Document Detail

The ontogeny of handling hard-to-process food in wild brown capuchins (Cebus apella apella): evidence from foraging on the fruit of Maximiliana maripa.
MedLine Citation:
PMID:  20575045     Owner:  NLM     Status:  MEDLINE    
We examined age-related differences in wild brown capuchins' foraging efficiency and the food-processing behaviors directed toward maripa palm fruit (Maximiliana maripa). A detailed comparison of the different foraging techniques showed that plucking the fruit from the infructescence constituted the main difficulty of this task. Foraging efficiency tended to increase with age, with a threshold at which sufficient strength allowed immatures by the age of three to reach adult-level efficiency. Youngsters spent more time than older individuals browsing the infructescence and pulling the fruit in an attempt to harvest it. Infants tried to compensate for their inability to pluck fruit by adopting alternative strategies but with low payback, such as gnawing unplucked fruit and opportunistically scrounging others' partially processed food. Although around 2 years of age, young capuchins exhibited all of the behaviors used by adults, they did not reach adult-level proficiency at feeding on maripa until about 3 years (older juveniles). We compared this developmental pattern with that of extractive foraging on beetle larvae (Myelobia sp.) hidden in bamboo stalks, a more difficult food for these monkeys [Gunst N, Boinski S, Fragaszy DM. Behaviour 145:195-229, 2008]. For maripa, the challenge was mainly physical (plucking the fruit) once a tree was encountered, whereas for larvae, the challenge was primarily perceptual (locating the hidden larvae). For both foods, capuchins practice for years before achieving adult-level foraging competence, and the timeline is extended for larvae foraging (until 6 years) compared with maripa (3 years). The differing combinations of opportunities and challenges for learning to forage on these different foods illustrate how young generalist foragers (i.e. exploiting a large number of animal and plant species) may compensate for their low efficiency in extractive foraging tasks by showing earlier competence in processing less difficult but nutritious foods, such as maripa fruit.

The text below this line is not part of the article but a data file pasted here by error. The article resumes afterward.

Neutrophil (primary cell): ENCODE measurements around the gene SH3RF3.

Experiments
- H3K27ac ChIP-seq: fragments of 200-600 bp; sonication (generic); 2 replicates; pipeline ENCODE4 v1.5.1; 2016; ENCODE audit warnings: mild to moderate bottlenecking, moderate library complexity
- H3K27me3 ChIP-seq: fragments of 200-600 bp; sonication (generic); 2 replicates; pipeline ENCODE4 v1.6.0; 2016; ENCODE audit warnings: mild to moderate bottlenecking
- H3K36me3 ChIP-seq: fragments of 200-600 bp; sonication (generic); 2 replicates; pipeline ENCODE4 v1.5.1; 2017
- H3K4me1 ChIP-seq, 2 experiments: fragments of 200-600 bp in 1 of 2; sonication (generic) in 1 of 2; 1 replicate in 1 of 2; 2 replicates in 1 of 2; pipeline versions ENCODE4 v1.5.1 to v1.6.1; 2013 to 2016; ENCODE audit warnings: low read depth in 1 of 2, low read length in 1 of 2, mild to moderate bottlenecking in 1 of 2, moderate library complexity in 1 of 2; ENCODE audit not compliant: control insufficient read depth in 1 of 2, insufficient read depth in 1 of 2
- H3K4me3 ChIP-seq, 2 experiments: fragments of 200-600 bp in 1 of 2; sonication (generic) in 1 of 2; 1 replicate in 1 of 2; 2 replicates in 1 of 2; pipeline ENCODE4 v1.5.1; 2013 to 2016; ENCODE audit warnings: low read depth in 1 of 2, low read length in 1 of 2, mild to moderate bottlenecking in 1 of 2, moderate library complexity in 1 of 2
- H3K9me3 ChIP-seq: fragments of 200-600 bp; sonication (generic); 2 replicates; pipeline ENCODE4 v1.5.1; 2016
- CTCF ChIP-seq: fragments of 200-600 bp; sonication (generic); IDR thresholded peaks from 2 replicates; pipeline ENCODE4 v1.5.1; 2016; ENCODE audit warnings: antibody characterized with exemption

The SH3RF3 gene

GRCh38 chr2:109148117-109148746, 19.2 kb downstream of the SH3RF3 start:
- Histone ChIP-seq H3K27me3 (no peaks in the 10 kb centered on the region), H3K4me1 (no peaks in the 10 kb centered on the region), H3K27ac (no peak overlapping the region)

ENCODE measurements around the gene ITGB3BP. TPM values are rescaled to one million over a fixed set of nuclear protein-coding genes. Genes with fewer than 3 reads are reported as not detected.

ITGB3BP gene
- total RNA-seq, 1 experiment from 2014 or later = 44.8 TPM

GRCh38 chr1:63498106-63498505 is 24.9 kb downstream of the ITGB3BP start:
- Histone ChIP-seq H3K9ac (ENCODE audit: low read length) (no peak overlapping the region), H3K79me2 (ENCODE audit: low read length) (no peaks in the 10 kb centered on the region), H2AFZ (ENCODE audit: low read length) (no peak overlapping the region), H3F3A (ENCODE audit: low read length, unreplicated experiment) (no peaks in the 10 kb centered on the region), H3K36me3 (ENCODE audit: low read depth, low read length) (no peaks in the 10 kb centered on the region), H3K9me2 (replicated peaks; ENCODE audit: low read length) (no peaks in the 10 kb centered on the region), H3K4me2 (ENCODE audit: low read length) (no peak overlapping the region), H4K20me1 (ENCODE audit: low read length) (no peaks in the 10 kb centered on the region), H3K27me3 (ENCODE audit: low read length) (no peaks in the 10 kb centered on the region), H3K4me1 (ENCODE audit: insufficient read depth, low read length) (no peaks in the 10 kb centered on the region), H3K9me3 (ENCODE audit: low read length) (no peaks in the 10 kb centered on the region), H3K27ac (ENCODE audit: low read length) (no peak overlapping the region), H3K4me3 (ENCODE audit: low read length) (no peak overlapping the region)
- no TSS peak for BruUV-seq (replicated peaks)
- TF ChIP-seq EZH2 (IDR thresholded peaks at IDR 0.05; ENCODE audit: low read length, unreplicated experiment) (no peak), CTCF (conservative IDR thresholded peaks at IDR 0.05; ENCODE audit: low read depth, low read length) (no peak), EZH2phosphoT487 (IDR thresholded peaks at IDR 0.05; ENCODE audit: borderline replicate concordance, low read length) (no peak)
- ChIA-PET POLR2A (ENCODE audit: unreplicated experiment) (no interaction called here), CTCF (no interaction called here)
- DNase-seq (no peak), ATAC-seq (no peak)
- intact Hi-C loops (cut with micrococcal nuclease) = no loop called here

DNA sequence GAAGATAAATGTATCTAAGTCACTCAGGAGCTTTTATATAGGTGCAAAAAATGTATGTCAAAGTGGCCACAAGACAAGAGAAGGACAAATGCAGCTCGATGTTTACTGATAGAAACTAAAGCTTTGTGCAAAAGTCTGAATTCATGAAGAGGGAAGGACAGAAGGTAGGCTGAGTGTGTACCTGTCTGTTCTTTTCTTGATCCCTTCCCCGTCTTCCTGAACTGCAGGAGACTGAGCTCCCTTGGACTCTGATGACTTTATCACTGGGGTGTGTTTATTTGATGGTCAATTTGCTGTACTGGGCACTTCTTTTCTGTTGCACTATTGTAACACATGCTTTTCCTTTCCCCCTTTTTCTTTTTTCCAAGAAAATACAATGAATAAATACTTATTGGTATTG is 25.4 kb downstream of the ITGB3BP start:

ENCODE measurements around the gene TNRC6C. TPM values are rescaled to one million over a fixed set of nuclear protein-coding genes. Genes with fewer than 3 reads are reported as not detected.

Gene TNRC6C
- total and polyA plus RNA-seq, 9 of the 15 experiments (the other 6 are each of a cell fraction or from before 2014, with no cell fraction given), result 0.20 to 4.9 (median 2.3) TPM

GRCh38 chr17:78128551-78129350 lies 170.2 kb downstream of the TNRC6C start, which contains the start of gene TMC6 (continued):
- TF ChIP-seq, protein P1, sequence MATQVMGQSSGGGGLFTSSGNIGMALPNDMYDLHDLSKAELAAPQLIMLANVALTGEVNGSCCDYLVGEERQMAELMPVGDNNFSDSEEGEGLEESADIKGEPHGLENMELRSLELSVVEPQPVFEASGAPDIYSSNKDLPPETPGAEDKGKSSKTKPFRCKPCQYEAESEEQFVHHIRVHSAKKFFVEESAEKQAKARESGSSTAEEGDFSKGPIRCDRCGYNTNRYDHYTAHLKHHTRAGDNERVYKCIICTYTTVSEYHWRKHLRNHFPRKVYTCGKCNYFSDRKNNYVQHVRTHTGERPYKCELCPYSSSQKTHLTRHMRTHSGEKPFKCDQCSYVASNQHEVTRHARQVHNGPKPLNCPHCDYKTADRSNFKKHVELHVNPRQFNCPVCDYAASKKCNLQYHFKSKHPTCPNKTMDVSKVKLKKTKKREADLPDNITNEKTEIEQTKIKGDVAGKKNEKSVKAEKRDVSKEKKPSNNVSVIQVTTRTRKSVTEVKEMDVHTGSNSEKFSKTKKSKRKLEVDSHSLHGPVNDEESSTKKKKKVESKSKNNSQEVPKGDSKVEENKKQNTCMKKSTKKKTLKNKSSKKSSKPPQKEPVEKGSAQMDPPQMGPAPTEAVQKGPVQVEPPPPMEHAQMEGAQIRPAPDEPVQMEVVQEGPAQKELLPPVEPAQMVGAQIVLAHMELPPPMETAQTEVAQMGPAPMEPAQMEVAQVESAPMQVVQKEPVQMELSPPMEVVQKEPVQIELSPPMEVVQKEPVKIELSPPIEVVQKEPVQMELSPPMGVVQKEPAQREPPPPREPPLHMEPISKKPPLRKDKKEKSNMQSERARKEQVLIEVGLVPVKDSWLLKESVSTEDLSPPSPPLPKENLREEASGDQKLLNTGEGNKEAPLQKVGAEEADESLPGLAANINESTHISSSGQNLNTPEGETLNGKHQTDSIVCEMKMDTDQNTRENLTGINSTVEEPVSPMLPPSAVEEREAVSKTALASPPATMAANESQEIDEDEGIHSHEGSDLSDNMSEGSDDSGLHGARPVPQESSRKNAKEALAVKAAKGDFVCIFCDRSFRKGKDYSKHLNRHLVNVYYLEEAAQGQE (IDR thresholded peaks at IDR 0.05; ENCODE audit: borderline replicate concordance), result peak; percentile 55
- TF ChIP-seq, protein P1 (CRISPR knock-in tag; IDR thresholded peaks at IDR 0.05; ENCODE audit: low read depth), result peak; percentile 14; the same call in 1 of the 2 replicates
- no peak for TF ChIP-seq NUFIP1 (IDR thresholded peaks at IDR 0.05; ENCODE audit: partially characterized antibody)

Noëlle Gunst; Jean-Baptiste Leca; Sue Boinski; Dorothy Fragaszy
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Publication Detail:
Type:  Comparative Study; Journal Article; Research Support, U.S. Gov't, Non-P.H.S.    
Journal Detail:
Title:  American journal of primatology     Volume:  72     ISSN:  1098-2345     ISO Abbreviation:  Am. J. Primatol.     Publication Date:  2010 Nov 
Date Detail:
Created Date:  2010-09-27     Completed Date:  2011-01-10     Revised Date:  -    
Medline Journal Info:
Nlm Unique ID:  8108949     Medline TA:  Am J Primatol     Country:  United States    
Other Details:
Languages:  eng     Pagination:  960-73     Citation Subset:  IM    
Copyright Information:
© 2010 Wiley-Liss, Inc.
Primate Research Center, Udayana University, Jimbaran, Bali, Indonesia.
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MeSH Terms
Age Factors
Appetitive Behavior / physiology
Behavior, Animal / physiology*
Cebus / growth & development,  physiology*
Feeding Behavior / physiology*
Sex Factors
Social Behavior

From MEDLINE®/PubMed®, a database of the U.S. National Library of Medicine

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